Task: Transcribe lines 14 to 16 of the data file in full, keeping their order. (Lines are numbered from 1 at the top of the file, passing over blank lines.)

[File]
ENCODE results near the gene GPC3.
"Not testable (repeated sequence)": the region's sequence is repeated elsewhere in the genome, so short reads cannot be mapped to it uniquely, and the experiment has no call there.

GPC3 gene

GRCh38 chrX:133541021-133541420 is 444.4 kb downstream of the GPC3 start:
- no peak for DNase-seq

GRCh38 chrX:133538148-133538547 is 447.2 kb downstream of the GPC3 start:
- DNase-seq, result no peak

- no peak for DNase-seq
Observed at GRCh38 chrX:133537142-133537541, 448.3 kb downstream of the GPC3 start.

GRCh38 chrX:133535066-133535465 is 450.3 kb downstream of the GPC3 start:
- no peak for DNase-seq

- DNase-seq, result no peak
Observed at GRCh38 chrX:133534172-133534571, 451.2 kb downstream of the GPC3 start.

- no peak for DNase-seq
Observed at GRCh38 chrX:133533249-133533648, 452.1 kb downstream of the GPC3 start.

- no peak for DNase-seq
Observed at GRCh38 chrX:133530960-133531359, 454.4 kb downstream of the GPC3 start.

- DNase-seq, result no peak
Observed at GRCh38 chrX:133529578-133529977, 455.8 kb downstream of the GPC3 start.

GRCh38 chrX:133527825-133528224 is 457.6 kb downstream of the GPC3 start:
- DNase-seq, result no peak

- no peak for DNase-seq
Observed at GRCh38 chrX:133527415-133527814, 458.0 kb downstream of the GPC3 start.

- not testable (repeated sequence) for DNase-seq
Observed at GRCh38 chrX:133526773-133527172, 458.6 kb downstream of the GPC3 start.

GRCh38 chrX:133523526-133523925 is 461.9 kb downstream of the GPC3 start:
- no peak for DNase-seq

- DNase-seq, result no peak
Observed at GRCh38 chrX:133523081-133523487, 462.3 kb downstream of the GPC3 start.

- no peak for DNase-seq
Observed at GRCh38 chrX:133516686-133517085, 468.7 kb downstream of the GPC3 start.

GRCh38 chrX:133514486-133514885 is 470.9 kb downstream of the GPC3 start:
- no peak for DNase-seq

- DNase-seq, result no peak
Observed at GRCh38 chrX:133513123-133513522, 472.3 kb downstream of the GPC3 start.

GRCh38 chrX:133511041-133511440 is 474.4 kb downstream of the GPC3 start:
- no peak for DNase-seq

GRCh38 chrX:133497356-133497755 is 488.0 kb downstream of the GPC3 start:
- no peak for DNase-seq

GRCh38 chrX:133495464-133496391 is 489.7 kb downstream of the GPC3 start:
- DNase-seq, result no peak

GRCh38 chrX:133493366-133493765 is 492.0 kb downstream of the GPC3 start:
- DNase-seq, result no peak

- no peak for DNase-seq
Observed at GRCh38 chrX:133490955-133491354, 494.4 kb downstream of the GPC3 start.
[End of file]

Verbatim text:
- no peak for DNase-seq
Observed at GRCh38 chrX:133533249-133533648, 452.1 kb downstream of the GPC3 start.

- no peak for DNase-seq